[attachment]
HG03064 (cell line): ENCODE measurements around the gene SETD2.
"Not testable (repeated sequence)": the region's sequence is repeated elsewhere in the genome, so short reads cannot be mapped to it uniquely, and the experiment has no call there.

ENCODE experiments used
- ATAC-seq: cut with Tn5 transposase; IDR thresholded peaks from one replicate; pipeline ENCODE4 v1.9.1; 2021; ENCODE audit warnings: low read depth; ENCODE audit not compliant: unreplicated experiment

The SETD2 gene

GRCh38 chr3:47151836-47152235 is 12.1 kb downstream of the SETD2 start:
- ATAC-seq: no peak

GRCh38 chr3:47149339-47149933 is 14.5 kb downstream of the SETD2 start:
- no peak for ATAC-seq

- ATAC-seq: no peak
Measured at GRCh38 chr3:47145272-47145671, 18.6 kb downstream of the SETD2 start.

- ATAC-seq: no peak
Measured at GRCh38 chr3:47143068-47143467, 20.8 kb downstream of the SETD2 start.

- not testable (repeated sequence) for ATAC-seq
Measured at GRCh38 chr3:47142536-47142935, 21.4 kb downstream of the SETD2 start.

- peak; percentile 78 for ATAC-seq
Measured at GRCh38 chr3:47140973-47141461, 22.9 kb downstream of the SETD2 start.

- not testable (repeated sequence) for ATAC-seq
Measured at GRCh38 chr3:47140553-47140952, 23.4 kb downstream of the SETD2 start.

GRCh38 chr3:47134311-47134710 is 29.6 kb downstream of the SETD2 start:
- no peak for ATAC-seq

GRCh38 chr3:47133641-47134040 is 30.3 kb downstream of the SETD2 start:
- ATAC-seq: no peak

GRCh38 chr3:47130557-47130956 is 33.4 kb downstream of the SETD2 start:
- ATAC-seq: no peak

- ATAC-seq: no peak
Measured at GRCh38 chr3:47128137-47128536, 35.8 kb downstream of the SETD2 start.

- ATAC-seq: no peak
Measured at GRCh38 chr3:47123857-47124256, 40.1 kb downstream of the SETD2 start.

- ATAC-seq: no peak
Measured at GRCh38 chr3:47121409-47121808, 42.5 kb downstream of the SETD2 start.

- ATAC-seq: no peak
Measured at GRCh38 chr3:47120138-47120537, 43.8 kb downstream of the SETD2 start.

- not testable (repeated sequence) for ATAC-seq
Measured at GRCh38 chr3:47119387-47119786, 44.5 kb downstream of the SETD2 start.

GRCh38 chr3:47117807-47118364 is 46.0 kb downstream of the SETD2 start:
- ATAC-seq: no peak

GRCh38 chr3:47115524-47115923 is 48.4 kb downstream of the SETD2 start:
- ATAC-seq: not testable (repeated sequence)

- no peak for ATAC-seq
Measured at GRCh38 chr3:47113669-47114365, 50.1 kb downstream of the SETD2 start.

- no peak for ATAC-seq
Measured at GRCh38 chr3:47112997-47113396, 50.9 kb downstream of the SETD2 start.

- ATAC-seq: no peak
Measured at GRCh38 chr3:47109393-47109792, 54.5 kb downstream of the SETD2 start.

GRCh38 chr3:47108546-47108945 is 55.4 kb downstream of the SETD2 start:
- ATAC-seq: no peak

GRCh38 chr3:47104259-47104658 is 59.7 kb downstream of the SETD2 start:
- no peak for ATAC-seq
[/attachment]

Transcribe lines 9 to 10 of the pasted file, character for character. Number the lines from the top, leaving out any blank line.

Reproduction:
- no peak for ATAC-seq

- ATAC-seq: no peak